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Happyrock Coffee and the GHS Class of 2013 team up for the holidays

by: PHOTO BY TIFFANY EVANS - Lisa Halcom gets ready to prepare the perfect cup of espresso at Americas Best Espresso Competition, held in September in Seattle. The holidays are here, and Happyrock Coffee Roasting Co. and the Gladstone Class of 2013 are ready to help with gift choices.

Seniors will sell Happyrock’s Dark Roast Columbian coffee, either in whole-bean form or a ground version, for $15 a bag. Each bag will also have a specifically designed label just for the GHS Class of 2013, said Traci Pardee, a volunteer parent with the GHS 2013 Senior Graduation Party Planning Committee.

“This particular fundraiser is a win/win for both Happyrock Coffee and our senior class. The quality of the coffee is wonderful, and we are thrilled to support a local business at the same time. Lisa Halcom was generous enough to offer us a great return on the fundraiser; we are excited to raise money for our senior party and support a local Gladstone business at the same time,” Pardee said.

The fundraiser ends on Dec. 7 so that the bags can be ready for distribution on Dec. 14. Funds raised by the sale will go to the 2013 Senior Class Graduation Party.

Bags of coffee make good Christmas presents, noted Lisa Halcom, the owner Happyrock Coffee Roasting Company, a small-batch, artisan coffee roasting business on Portland Avenue in Gladstone. In fact, she will be open Christmas Day, from 8 a.m. to 1 p.m., so that people can get their coffee-fix and last-minute gifts.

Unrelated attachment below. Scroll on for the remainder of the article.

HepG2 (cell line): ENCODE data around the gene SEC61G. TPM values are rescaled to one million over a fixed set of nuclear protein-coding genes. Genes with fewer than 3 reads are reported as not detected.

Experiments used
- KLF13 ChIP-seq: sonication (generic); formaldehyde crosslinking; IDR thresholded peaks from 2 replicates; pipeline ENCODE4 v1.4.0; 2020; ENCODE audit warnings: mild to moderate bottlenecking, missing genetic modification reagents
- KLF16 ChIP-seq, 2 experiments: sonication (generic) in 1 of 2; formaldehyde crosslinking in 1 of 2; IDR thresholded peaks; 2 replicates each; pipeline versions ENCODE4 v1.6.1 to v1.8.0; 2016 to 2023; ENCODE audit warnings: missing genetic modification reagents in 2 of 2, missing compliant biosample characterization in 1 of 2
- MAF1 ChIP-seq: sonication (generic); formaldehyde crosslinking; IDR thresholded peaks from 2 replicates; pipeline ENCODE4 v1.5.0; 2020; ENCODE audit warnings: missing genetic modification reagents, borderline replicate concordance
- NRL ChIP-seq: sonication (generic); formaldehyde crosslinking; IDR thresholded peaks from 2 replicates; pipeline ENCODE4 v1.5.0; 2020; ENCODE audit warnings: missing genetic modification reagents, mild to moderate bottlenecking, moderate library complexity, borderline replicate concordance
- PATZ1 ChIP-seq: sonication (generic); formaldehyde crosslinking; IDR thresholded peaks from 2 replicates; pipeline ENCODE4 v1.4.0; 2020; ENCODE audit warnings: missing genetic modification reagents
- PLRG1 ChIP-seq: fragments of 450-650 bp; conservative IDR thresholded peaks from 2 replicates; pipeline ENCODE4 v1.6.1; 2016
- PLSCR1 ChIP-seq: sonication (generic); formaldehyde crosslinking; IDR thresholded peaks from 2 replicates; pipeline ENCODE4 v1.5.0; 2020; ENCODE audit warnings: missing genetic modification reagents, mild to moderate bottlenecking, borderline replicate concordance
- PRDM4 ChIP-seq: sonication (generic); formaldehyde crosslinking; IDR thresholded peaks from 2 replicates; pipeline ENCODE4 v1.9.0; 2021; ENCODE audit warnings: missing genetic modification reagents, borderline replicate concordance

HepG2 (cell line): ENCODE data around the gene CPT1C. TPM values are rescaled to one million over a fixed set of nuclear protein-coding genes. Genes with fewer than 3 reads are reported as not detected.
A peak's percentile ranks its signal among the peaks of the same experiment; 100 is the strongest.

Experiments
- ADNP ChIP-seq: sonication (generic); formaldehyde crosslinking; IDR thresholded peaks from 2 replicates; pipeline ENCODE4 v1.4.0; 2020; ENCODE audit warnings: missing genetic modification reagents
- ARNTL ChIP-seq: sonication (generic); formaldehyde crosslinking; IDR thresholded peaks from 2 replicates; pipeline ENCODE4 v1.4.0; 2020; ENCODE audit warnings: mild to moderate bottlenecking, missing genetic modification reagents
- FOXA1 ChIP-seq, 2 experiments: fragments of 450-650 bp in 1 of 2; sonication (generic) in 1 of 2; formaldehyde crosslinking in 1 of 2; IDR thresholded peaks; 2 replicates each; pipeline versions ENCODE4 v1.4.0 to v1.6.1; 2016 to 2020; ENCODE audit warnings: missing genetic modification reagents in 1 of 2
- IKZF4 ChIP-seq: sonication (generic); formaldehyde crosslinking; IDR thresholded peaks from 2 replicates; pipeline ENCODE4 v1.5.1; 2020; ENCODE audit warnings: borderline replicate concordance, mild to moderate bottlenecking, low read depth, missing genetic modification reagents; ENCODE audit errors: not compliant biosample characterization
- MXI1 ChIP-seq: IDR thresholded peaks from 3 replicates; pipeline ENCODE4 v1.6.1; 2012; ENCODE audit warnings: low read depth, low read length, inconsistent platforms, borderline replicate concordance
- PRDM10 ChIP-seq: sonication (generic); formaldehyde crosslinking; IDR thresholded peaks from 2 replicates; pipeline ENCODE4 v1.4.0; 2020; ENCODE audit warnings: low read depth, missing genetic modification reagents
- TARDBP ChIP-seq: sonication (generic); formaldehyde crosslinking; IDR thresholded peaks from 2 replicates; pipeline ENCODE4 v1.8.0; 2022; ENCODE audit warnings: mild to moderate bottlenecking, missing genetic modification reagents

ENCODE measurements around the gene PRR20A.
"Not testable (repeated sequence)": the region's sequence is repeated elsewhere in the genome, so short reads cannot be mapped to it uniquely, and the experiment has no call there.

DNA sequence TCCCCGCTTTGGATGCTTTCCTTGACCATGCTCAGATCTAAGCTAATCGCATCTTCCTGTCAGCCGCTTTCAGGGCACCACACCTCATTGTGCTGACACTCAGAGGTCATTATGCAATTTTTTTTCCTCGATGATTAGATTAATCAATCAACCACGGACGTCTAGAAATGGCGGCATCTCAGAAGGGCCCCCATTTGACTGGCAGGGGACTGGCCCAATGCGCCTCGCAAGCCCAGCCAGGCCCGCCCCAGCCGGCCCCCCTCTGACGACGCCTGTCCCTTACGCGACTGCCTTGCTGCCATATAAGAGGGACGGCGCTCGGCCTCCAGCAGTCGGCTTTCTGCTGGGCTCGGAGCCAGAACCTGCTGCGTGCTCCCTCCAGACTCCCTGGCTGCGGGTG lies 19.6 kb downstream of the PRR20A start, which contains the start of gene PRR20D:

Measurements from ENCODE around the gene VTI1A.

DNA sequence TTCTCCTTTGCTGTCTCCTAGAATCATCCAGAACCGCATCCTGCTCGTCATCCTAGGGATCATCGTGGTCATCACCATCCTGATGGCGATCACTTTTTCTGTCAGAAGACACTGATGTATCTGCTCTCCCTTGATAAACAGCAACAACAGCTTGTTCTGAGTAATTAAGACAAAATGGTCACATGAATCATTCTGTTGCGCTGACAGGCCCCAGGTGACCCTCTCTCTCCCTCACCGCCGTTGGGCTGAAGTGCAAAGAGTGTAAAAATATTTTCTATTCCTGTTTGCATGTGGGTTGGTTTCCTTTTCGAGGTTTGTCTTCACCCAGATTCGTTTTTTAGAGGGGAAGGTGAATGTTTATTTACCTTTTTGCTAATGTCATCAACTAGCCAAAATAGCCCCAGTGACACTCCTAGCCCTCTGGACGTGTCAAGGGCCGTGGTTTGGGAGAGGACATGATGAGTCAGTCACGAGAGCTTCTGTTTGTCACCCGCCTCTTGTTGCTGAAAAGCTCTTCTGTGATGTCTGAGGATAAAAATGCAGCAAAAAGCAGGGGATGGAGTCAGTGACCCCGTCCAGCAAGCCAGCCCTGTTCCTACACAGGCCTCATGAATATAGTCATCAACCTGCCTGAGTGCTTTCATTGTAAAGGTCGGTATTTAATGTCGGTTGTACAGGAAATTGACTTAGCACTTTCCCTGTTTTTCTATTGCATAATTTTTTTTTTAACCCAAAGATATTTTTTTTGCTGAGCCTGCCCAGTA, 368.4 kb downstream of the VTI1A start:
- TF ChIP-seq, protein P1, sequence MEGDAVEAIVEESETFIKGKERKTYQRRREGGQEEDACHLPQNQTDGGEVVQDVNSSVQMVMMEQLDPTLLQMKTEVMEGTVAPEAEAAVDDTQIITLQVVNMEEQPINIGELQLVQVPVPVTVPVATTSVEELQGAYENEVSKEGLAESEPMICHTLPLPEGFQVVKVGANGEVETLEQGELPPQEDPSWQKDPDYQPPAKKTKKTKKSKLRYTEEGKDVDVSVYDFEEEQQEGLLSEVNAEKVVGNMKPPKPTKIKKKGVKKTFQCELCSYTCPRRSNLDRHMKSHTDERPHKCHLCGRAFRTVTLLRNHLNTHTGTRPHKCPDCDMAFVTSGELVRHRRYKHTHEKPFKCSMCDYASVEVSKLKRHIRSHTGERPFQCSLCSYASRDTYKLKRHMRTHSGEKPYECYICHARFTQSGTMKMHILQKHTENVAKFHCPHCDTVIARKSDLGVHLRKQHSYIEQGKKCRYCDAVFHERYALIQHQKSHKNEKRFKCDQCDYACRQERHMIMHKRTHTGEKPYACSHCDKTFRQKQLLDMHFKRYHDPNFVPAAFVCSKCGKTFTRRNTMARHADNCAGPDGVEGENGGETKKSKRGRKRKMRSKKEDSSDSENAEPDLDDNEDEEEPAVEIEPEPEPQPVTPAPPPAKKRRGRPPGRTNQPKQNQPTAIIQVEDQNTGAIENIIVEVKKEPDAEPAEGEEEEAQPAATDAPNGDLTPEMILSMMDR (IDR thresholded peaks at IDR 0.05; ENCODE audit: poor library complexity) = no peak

Popular choices could include Storm of the Black Bear, an Oregon State Fair winner in 2010, and Darkness of Divinity, a state fair winner in 2011, Halcom said.

Mummy dogs

Halcom supports the community of Gladstone in other ways, too. On Halloween she was open and handing out candy and free “mummy dogs,” which were hot dogs clad in a mummy wrapping of dough.

On Sundays, the downtown Gladstone store will have an open mic from noon to 2 p.m.

“It is a lot of fun; we get a lot of different kinds of people in the shop. Anybody is welcome, including all ages and all forms of entertainment,” Halcom said, adding that recent acts have included a poet and a barbershop quartet.

Competition

Although the Oregon State Fair has discontinued its coffee events, Halcom still finds plenty of opportunities to compete, recently placing in the top 16 at America’s Best Espresso Competition, held in Seattle in September.

Thirty-two competitors from all over the Northwest came to the Seattle Convention Center to take a shot at making the perfect shot of espresso.

Using her own blend No. 50, Halcom had six minutes to prepare a shot for each of three judges, who then rated her offering on mouth feel, aftertaste and complexity. She thought six minutes was plenty of time, until her first shot did not turn out perfectly, so she had to make another; she finished with 20 seconds to spare.

On that first day of the competition, she went head-to-head with one other roaster, and then the judges chose the winner to move onto the next round on the following day. Halcom won her first round, but lost the next day.

She was pleased, though, that Blue Star, an independent coffee roaster from tiny Twisp, Wash., took first place.

Why is coffee is so huge in Seattle and in Portland? Halcom hazarded a guess that it might be because of the weather.

“When it is gloomy, coffee perks you up. If you drink a lot of coffee every day, it helps you get a lot done,” she said.

Halcom added, “I just love coffee; it’s about how you brew a cup of coffee.”




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